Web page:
The success story of the O’Neill family from Kells continued at Naas on Saturday when Rory O’Moore simply destroyed the opposition to take the opening maiden hurdle in the hands of Andrew McNamara. A three time bumper winner, the Stowaway gelding was not disgraced when finishing second at Galway on his most recent appearance, writes Ned Tierney.
Although the Jessica Harrington runner Operating was an odds on favourite, Rory O’Moore also had his admirers. McNamara allowed him to bowl along after the second flight of hurdles and it was clear from a long way out that the opposition were stone cold. Keeping up the relentless gallop the seven year old crossed the finishing line no less than 31 lengths to the good from Operating.
This was a real family victory as Rory O’Moore is owned and was bred by Debbie O’Neill. He is trained by her father Ronnie, and for good measure Stowaway stands at the family stud. In his post race remarks the winning trainer revealed that his charge is better when going left handed. He will now be upped in class, and on this evidence it will l take a smart one to lower his colours.
Jessica Harrington had better luck in the following Grade3 Hurdle when Jezki ran out a comfortable winner under Barry Geraghty. A warm order in the betting market, the son of Milan, was stepping up in class after breaking his duck at the venue a couple of weeks previously. Geraghty allowed him plenty of time to get used to the higher tempo, but in truth he was always travelling well within himself.
He arrived on the bridle to throw down the gauntlet to the leading Un Beau Matin at the penultimate hurdle. From there he drew steadily clear to win comfortably by eight lengths from the latter. Ms Harrington told me that she was more than pleased by the display as she was worried about the ground, but the horse coped well with it. His next target will be the Royal Bond Novice Hurdle where his will put it up to the best of them.
The big disappointment of the race was the well regarded Hisaabaat from the Dermot Weld stable. He was giving plenty of weight away but still ran an inexplicitly poor race. His rider Andrew Lynch later announced that the horse was hating the ground and was left behind when the leaders quickened up before the straight.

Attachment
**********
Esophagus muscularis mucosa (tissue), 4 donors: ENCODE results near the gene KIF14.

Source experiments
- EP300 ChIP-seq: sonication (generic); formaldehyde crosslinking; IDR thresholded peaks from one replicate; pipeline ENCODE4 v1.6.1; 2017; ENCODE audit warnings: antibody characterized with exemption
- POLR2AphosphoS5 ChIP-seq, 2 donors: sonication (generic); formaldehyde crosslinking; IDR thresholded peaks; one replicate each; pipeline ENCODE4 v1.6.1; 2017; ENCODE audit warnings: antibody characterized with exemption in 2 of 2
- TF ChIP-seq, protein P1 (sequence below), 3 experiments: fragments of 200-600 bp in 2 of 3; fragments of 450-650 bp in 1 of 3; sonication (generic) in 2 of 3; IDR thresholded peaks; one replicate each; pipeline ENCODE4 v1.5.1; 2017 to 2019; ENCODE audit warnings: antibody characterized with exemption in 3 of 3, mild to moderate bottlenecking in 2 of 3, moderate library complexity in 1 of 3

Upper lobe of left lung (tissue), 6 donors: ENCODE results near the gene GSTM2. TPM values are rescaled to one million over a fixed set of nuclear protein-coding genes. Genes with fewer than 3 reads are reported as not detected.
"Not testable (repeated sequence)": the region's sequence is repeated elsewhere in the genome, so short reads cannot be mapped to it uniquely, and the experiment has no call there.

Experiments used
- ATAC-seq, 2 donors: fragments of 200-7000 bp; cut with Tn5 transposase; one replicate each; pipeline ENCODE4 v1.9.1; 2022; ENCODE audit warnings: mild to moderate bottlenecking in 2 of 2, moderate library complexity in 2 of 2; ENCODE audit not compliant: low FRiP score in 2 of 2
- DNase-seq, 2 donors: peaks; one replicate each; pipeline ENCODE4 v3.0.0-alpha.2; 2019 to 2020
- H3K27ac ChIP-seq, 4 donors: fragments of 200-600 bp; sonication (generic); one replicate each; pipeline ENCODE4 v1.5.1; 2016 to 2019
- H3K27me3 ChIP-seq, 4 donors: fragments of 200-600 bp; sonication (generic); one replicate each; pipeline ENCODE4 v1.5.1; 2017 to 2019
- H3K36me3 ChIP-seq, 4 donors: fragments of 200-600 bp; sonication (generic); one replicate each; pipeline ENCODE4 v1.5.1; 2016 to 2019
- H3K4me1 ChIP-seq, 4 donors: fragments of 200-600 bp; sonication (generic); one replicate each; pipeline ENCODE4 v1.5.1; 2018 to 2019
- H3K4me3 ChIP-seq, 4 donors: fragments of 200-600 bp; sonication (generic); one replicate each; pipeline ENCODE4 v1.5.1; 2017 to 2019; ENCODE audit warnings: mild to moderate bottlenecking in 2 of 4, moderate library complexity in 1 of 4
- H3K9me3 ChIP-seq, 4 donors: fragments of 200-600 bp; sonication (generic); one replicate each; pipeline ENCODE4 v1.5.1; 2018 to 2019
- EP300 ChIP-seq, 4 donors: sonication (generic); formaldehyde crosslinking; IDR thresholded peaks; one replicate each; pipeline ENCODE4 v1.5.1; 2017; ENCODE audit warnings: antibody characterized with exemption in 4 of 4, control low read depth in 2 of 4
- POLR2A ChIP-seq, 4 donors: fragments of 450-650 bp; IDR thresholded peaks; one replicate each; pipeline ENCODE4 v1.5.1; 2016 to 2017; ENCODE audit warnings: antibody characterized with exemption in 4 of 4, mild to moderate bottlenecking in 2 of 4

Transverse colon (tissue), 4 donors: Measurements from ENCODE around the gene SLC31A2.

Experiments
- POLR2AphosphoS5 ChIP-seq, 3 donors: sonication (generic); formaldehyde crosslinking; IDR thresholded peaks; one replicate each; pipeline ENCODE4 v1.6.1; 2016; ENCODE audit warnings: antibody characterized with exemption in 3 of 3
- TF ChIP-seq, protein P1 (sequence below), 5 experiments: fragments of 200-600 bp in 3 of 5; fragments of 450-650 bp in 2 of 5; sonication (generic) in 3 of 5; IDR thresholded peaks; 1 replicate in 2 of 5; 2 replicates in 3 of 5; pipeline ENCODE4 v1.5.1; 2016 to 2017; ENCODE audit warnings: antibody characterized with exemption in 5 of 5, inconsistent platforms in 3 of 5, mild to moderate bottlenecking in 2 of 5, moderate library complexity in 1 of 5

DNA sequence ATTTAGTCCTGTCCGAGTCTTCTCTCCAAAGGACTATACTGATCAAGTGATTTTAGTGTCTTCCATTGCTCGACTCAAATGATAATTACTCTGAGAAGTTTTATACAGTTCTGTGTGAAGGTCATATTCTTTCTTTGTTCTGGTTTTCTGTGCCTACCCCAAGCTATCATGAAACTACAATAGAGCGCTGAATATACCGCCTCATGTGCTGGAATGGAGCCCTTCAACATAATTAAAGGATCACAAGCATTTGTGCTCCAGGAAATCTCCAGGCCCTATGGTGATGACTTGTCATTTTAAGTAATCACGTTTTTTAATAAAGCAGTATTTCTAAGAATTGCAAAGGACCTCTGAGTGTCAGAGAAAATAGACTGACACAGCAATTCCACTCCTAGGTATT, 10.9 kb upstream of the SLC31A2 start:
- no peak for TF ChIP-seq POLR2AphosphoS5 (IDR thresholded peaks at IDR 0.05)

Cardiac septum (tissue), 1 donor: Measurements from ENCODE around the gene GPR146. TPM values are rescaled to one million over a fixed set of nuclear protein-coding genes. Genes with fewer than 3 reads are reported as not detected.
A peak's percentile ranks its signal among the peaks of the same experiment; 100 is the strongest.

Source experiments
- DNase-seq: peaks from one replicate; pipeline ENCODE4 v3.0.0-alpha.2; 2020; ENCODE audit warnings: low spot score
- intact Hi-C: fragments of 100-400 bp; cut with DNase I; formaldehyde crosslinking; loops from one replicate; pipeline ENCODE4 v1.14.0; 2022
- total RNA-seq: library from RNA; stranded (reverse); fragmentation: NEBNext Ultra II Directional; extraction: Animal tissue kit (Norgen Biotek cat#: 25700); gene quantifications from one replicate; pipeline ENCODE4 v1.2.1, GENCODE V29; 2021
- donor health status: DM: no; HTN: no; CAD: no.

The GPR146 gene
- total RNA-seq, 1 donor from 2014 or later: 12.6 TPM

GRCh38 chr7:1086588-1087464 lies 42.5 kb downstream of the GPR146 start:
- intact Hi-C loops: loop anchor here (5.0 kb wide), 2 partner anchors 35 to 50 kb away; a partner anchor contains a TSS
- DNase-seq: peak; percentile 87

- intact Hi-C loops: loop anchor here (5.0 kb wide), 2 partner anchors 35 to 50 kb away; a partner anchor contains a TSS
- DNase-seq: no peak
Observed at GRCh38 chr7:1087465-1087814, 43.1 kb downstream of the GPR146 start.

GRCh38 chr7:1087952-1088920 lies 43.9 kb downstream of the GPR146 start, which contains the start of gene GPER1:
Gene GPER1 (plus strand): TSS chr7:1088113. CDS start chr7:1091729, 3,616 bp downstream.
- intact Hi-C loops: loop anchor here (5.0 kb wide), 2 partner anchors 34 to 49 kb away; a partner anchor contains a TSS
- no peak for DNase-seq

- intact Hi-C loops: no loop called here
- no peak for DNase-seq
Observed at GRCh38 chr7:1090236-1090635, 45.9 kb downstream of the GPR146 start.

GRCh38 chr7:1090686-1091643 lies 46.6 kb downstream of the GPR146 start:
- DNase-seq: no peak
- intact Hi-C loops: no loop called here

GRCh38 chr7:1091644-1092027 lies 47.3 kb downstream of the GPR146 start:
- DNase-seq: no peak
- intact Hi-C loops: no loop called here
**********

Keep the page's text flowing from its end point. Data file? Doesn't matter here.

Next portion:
He will come on from the run but needs to improve considerably if he is to justify the esteem in which he is held.
Noel Meade’s horses are running well at the present time. He recorded a brace courtesy of Texas Jack and Ned Buntline. The Curtain Time gelding Texas Jack set the ball rolling with a workmanlike success in the two mile and three beginners chase. Winner of the 2011 Goffs Land Rover Bumper as well as a couple over hurdles, Texas Jack was tasting fences for the first time in public.
He has a following in the betting market and started joint favourite with the Paddy Hughes trained Teelin Star. Never too far out of his ground, the Meade runner came for his race in the straight but had to battle before seeing off the challenge of the Charlie Swan representative Make A Track by a length.
Meade told me that a run over hurdles at the venue a couple of weeks earlier made his charge strip a fit horse. He looks a natural over fences and will probably have the Drinmore Chase as his next objective.
Ned Buntline justified some inspired support to complete the Meade brace in the bumper in spite of the presence of the Willie Mullins trained City Slicker. An expensive 3-year-old purchase, City Slicker was weak in the market but seemed to be travelling well before the straight. He dropped out from there and finished well adrift of the principals, but write him off at your peril as the bumper runners from the yard have yet to hit concert pitch.
Partnered by Nina Carberry, Ned Buntline was dropped out early on but made eye catching progress on the run to the home turn. Without Ms Carberry having to move a muscle he coasted into the lead inside the last furlong to win in a common canter from Milan Bound.
There was no mistake about Meade’s admiration for the winner. He told me that this is the best horse that he has had for some time. He is getting stronger almost by the day but he will have to discuss with the owner J.P. McManus or his racing manager, Frank Berry, as to where he goes next.
Meade himself is favouring a tilt at a maiden hurdle over the Christmas, but one thing is for certain his next appearance is eagerly awaited.